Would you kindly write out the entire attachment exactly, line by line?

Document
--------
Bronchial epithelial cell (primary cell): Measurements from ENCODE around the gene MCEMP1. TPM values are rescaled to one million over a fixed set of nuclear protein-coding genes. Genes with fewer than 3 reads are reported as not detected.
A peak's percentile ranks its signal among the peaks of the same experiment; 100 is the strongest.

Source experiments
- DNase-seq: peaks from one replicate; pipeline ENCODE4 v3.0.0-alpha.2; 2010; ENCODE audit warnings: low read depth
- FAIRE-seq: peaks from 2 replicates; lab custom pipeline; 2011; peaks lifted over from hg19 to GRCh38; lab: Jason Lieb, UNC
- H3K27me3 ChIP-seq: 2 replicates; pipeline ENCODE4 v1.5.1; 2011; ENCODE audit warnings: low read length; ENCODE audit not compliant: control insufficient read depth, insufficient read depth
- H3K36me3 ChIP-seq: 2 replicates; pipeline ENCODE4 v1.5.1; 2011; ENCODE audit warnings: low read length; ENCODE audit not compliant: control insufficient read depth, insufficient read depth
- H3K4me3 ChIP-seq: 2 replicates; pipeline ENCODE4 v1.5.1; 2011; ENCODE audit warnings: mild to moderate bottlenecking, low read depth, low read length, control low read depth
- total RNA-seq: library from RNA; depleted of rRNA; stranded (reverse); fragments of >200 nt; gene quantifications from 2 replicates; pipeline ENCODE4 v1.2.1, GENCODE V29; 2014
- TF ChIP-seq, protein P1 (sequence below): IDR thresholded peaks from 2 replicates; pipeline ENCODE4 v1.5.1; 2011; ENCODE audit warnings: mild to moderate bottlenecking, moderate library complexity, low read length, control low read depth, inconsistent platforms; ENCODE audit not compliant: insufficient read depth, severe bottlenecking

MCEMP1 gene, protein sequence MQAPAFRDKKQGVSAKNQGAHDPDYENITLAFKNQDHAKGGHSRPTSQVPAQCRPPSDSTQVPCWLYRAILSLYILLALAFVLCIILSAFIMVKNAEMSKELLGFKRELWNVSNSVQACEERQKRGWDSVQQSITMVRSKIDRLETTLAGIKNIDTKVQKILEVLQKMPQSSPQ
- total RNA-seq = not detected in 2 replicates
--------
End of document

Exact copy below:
Bronchial epithelial cell (primary cell): Measurements from ENCODE around the gene MCEMP1. TPM values are rescaled to one million over a fixed set of nuclear protein-coding genes. Genes with fewer than 3 reads are reported as not detected.
A peak's percentile ranks its signal among the peaks of the same experiment; 100 is the strongest.

Source experiments
- DNase-seq: peaks from one replicate; pipeline ENCODE4 v3.0.0-alpha.2; 2010; ENCODE audit warnings: low read depth
- FAIRE-seq: peaks from 2 replicates; lab custom pipeline; 2011; peaks lifted over from hg19 to GRCh38; lab: Jason Lieb, UNC
- H3K27me3 ChIP-seq: 2 replicates; pipeline ENCODE4 v1.5.1; 2011; ENCODE audit warnings: low read length; ENCODE audit not compliant: control insufficient read depth, insufficient read depth
- H3K36me3 ChIP-seq: 2 replicates; pipeline ENCODE4 v1.5.1; 2011; ENCODE audit warnings: low read length; ENCODE audit not compliant: control insufficient read depth, insufficient read depth
- H3K4me3 ChIP-seq: 2 replicates; pipeline ENCODE4 v1.5.1; 2011; ENCODE audit warnings: mild to moderate bottlenecking, low read depth, low read length, control low read depth
- total RNA-seq: library from RNA; depleted of rRNA; stranded (reverse); fragments of >200 nt; gene quantifications from 2 replicates; pipeline ENCODE4 v1.2.1, GENCODE V29; 2014
- TF ChIP-seq, protein P1 (sequence below): IDR thresholded peaks from 2 replicates; pipeline ENCODE4 v1.5.1; 2011; ENCODE audit warnings: mild to moderate bottlenecking, moderate library complexity, low read length, control low read depth, inconsistent platforms; ENCODE audit not compliant: insufficient read depth, severe bottlenecking

MCEMP1 gene, protein sequence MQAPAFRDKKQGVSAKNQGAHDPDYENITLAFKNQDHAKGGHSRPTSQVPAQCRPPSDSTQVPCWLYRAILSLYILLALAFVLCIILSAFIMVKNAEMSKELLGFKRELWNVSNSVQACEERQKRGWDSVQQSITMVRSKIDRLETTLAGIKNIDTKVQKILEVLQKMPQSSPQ
- total RNA-seq = not detected in 2 replicates